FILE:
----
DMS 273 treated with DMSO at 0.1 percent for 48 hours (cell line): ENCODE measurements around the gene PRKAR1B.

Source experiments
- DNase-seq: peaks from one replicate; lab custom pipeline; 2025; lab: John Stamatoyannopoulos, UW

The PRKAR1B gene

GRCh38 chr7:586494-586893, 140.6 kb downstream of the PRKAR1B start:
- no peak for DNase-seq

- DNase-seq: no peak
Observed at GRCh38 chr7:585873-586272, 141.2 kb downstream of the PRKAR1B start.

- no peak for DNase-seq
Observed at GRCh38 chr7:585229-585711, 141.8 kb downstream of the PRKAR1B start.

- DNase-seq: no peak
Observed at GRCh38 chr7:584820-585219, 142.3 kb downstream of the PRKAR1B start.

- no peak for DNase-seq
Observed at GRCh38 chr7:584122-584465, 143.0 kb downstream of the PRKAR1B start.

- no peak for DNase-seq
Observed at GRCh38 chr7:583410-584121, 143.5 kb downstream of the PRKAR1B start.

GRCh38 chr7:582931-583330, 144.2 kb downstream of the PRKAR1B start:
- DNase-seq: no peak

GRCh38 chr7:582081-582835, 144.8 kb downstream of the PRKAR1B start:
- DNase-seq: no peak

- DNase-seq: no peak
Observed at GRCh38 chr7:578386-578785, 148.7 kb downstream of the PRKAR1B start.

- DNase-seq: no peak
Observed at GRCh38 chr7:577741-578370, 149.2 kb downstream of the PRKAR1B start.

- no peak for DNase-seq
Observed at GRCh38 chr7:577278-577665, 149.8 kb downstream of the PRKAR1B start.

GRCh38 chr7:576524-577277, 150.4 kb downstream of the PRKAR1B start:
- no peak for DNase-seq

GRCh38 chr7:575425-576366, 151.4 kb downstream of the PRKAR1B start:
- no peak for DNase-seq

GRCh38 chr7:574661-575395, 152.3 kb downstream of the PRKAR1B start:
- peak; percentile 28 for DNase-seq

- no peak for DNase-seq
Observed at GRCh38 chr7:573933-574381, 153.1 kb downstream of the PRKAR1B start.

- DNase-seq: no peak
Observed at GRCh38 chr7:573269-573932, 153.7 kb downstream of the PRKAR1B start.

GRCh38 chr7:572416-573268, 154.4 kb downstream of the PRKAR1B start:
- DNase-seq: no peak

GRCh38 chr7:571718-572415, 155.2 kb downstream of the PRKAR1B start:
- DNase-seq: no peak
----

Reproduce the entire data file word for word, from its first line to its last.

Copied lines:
DMS 273 treated with DMSO at 0.1 percent for 48 hours (cell line): ENCODE measurements around the gene PRKAR1B.

Source experiments
- DNase-seq: peaks from one replicate; lab custom pipeline; 2025; lab: John Stamatoyannopoulos, UW

The PRKAR1B gene

GRCh38 chr7:586494-586893, 140.6 kb downstream of the PRKAR1B start:
- no peak for DNase-seq

- DNase-seq: no peak
Observed at GRCh38 chr7:585873-586272, 141.2 kb downstream of the PRKAR1B start.

- no peak for DNase-seq
Observed at GRCh38 chr7:585229-585711, 141.8 kb downstream of the PRKAR1B start.

- DNase-seq: no peak
Observed at GRCh38 chr7:584820-585219, 142.3 kb downstream of the PRKAR1B start.

- no peak for DNase-seq
Observed at GRCh38 chr7:584122-584465, 143.0 kb downstream of the PRKAR1B start.

- no peak for DNase-seq
Observed at GRCh38 chr7:583410-584121, 143.5 kb downstream of the PRKAR1B start.

GRCh38 chr7:582931-583330, 144.2 kb downstream of the PRKAR1B start:
- DNase-seq: no peak

GRCh38 chr7:582081-582835, 144.8 kb downstream of the PRKAR1B start:
- DNase-seq: no peak

- DNase-seq: no peak
Observed at GRCh38 chr7:578386-578785, 148.7 kb downstream of the PRKAR1B start.

- DNase-seq: no peak
Observed at GRCh38 chr7:577741-578370, 149.2 kb downstream of the PRKAR1B start.

- no peak for DNase-seq
Observed at GRCh38 chr7:577278-577665, 149.8 kb downstream of the PRKAR1B start.

GRCh38 chr7:576524-577277, 150.4 kb downstream of the PRKAR1B start:
- no peak for DNase-seq

GRCh38 chr7:575425-576366, 151.4 kb downstream of the PRKAR1B start:
- no peak for DNase-seq

GRCh38 chr7:574661-575395, 152.3 kb downstream of the PRKAR1B start:
- peak; percentile 28 for DNase-seq

- no peak for DNase-seq
Observed at GRCh38 chr7:573933-574381, 153.1 kb downstream of the PRKAR1B start.

- DNase-seq: no peak
Observed at GRCh38 chr7:573269-573932, 153.7 kb downstream of the PRKAR1B start.

GRCh38 chr7:572416-573268, 154.4 kb downstream of the PRKAR1B start:
- DNase-seq: no peak

GRCh38 chr7:571718-572415, 155.2 kb downstream of the PRKAR1B start:
- DNase-seq: no peak